Retinal Tear and Retinal Detachment
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The retina is a layer of nerve cells that lines the inside of the eye, like wallpaper, and enables the eye to see images. For the retina to function and remain healthy, it must stay attached to the inside of the eye because part of its blood and nutrient supply comes from the eye wall. If the retina is separated from the back of the eye, then it can become damaged, sometimes leading to permanent vision loss. Retinal detachments are painless.
Most commonly, a retinal detachment occurs after there is a tear in the retina. The retina is a flat sheet, and if it is torn, fluid from inside the eye can go through the tear and separate the retina from the back of the eye, causing a detachment.
The most common symptoms of a retinal detachment are flashes of light, new floaters, curved lines, waves, or "cobwebs" in the line of vision, or a loss of part of the peripheral (side) field of vision. If any of these symptoms occurs, it is important to contact your eye doctor immediately.
Sometimes, a retinal tear is discovered before the retina detaches. In these cases, the tear can be treated with laser (a treatment called laser retinopexy) or with freezing treatment (also called cryotherapy). These treatments create a small scar that acts as a "spot weld" to keep the retina attached to the back of the eye and prevent fluid from getting under the retina through the tear.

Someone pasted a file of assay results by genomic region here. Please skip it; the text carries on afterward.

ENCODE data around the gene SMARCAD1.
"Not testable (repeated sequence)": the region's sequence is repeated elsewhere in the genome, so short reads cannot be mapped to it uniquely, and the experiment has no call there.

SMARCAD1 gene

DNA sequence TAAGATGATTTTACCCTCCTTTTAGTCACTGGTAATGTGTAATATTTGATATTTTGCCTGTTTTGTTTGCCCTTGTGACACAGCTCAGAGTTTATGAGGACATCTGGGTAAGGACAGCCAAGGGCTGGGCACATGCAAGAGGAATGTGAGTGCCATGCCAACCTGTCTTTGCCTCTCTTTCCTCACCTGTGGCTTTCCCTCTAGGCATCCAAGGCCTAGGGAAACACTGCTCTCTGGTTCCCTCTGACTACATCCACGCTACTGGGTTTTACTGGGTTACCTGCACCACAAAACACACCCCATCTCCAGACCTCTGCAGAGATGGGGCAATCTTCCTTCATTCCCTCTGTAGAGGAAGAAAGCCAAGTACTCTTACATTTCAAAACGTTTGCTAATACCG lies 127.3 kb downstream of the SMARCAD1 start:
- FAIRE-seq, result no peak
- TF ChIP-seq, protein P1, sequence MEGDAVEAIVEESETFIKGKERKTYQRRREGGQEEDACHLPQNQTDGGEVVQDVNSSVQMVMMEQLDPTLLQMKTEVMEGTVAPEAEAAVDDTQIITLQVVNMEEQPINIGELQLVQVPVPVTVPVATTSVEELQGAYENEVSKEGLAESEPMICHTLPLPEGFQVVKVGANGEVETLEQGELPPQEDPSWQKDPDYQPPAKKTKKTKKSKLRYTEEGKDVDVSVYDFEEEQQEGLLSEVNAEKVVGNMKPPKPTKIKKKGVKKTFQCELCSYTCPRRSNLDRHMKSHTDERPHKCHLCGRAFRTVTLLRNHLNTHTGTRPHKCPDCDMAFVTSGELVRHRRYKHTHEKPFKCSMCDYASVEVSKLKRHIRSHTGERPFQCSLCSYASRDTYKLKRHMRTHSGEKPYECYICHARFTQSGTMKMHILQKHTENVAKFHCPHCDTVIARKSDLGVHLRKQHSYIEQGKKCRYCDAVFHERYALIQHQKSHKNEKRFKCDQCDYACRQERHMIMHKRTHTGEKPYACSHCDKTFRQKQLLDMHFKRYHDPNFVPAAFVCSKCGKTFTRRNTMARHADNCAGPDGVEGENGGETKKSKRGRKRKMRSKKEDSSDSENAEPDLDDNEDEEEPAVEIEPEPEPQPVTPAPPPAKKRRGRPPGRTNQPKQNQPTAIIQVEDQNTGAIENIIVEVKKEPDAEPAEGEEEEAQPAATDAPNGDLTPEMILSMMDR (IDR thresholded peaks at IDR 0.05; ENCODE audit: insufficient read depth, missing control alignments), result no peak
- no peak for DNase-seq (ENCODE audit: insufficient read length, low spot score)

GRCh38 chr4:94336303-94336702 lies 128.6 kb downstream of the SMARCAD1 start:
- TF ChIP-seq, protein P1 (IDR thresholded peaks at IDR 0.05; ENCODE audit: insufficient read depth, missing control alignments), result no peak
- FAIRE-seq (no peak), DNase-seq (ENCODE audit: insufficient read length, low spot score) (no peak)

If the retina is detached, then the treatment is surgery. Every retinal detachment is different and there are many ways to repair a retinal detachment. Retinal detachments can be repaired in the office using a procedure called pneumatic retinopexy or in the operating room by scleral buckle or vitrectomy surgery or a combination of these surgeries. Not every patient is a candidate for an in-office surgical repair (pneumatic retinopexy). Your doctor will carefully examine your retina and customize your surgery to achieve the best result for you.